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The Chinese government’s flagship cinema event, the Beijing International Film Festival, has postponed its April 2020 edition, a move long expected amid the ongoing coronavirus crisis sweeping the globe.
Organizers said a new launch date for the event, which was set to celebrate its 10th anniversary this year, would be unveiled in the coming weeks or months in accordance with local efforts to control the virus epidemic.
The festival’s organizing committee issued the following statement late Friday night in China: “In order to cooperate with the overall situation of the COVID-19 prevention work at the present stage, the 10th BIFF, which was originally scheduled to be held in Beijing in late April 2020, has been postponed for the sake of the safety and health of the festival guests, fans, media, partners and the public, as well as according to suggestions of the film festival guidance department, sponsor and experts from all circles.”
Given the drastic measures China has employed to contain the coronavirus — including a lockdown on nearly 60 million people in Hubei Provence — the delay of the film festival in the country’s capital comes as little surprise. The majority of China’s vast theatrical exhibition outlay, comprising an estimated 70,000 movie screens, remains idle as the country continues to struggle to resume full economic activity.
Although China appears to be gaining the upper hand against the virus — on Saturday, officials reported just 99 new infections, down from over 2,000 per day weeks ago — most industry insiders don’t expect mass moviegoing to resume in the country until late April or early May at the soonest. Many are reading the suspension of BIFF in April as a bearish indicator.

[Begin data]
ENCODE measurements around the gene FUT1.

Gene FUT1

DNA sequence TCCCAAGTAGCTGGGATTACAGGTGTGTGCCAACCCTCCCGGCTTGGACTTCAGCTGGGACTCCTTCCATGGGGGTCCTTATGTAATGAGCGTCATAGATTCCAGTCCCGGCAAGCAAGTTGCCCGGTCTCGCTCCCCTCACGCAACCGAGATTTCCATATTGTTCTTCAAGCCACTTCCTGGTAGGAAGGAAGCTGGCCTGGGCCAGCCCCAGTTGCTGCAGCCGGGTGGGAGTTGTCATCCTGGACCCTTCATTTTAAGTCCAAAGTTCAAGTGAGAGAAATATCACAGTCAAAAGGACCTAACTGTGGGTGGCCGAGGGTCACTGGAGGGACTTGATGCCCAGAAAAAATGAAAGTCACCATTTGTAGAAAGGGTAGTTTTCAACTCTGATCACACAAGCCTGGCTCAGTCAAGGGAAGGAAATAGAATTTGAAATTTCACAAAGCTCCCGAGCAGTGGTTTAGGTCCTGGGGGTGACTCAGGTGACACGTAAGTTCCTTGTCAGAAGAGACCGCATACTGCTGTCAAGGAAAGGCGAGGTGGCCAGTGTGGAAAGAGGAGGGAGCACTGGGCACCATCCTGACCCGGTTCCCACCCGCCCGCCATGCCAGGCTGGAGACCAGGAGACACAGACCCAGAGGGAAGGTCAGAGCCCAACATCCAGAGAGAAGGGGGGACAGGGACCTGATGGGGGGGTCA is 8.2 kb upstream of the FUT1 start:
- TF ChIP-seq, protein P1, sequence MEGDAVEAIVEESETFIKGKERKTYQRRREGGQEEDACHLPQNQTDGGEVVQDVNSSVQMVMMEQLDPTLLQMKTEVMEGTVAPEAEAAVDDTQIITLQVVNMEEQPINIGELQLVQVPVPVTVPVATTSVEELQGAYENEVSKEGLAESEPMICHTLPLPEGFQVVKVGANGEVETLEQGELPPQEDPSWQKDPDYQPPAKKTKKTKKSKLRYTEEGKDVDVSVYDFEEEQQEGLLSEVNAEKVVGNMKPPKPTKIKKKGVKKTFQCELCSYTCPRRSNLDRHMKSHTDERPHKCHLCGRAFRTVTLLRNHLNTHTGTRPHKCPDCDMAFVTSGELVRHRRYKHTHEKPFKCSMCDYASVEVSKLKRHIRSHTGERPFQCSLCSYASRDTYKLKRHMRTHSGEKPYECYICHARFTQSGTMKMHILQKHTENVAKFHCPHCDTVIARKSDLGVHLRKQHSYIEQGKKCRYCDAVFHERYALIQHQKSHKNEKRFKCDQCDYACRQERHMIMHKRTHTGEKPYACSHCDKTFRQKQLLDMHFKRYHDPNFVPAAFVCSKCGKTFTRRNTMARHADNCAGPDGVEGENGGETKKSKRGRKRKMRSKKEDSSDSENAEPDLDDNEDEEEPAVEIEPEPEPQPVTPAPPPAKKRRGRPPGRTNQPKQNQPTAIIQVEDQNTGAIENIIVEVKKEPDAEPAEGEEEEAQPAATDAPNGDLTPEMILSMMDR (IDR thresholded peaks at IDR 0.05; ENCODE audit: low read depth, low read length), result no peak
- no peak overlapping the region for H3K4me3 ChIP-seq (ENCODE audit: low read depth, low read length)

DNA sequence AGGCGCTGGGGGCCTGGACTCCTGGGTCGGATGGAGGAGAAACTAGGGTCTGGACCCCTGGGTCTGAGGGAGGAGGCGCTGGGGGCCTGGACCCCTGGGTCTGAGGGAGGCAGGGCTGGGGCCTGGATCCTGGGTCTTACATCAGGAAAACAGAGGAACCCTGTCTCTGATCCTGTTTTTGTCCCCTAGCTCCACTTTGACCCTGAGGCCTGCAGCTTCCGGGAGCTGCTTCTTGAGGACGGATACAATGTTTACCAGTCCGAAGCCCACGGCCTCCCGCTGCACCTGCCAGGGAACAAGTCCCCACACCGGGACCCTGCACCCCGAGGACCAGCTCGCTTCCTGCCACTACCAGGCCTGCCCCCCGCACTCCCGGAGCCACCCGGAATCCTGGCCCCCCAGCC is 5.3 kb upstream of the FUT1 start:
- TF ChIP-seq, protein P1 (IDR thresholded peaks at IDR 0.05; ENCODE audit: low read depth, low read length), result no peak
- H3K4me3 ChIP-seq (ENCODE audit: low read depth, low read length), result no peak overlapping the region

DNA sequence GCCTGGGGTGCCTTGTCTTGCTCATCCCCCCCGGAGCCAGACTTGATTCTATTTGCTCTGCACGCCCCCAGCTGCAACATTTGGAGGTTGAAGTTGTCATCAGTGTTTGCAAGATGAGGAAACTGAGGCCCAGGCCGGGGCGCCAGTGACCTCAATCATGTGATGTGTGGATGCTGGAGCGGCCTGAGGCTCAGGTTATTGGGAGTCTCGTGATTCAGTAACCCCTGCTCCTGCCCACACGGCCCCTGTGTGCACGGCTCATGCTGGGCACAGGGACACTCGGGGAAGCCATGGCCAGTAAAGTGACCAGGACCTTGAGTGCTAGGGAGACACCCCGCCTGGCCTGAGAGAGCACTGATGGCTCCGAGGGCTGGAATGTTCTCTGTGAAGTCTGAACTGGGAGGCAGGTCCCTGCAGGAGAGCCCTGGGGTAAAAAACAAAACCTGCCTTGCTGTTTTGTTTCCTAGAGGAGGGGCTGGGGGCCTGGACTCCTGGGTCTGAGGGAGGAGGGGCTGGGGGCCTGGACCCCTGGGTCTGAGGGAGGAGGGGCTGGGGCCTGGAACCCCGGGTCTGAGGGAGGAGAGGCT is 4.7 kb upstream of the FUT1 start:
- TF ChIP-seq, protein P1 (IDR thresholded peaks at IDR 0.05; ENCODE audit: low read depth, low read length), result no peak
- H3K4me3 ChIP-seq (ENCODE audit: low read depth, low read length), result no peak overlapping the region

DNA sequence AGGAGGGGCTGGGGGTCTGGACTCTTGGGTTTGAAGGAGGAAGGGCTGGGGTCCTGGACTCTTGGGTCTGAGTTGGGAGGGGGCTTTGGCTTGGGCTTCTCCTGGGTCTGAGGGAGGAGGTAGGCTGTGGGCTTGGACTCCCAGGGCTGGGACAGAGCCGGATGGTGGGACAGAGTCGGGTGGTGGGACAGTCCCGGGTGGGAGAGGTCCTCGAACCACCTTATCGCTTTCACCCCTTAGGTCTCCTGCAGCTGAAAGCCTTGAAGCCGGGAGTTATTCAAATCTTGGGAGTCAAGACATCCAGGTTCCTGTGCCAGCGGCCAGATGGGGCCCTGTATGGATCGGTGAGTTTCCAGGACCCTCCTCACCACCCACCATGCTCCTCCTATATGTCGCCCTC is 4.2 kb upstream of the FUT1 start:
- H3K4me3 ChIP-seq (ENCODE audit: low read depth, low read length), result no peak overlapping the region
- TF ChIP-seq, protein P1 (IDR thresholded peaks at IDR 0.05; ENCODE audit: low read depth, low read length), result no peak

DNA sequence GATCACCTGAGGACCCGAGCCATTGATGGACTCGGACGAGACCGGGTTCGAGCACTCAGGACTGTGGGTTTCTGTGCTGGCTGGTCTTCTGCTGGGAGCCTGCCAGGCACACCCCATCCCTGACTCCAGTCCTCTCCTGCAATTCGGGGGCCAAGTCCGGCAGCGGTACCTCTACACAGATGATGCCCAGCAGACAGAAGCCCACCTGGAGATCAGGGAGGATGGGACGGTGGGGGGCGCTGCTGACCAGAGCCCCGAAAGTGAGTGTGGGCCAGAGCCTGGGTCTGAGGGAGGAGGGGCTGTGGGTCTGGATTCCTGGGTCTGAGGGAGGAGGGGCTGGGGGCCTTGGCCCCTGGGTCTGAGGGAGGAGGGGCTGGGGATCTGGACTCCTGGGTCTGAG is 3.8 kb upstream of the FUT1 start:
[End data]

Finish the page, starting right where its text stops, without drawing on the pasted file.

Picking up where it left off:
With the virus’ spread accelerating in Europe, North America and other parts of Asia, Chinese officials have begun to turn their concerns toward preventing infection from outside the country. International public health experts also have questioned whether China’s containment of the virus will prove sustainable once full-scale transportation and business activity in the country resumes.
In late February, China’s Film Bureau released guidelines for the eventual reopening of movie theaters, but no date for implementation has been officially suggested. The requirements give a sense of how challenging the reboot could be. Movie theater operators will be asked to record the names and addresses of all customers, check their temperatures, require the wearing of masks, make sure that there is one empty seat between patrons in every direction and sanitize public spaces regularly.
The Beijing Film Festival’s postponement follows the scrapping of scores of other entertainment industry events around the globe, including SXSW in the U.S., MIPTV in Cannes, France, Disney’s London launch event for Disney+ in Europe, Hong Kong’s Filmart content market, and many others.
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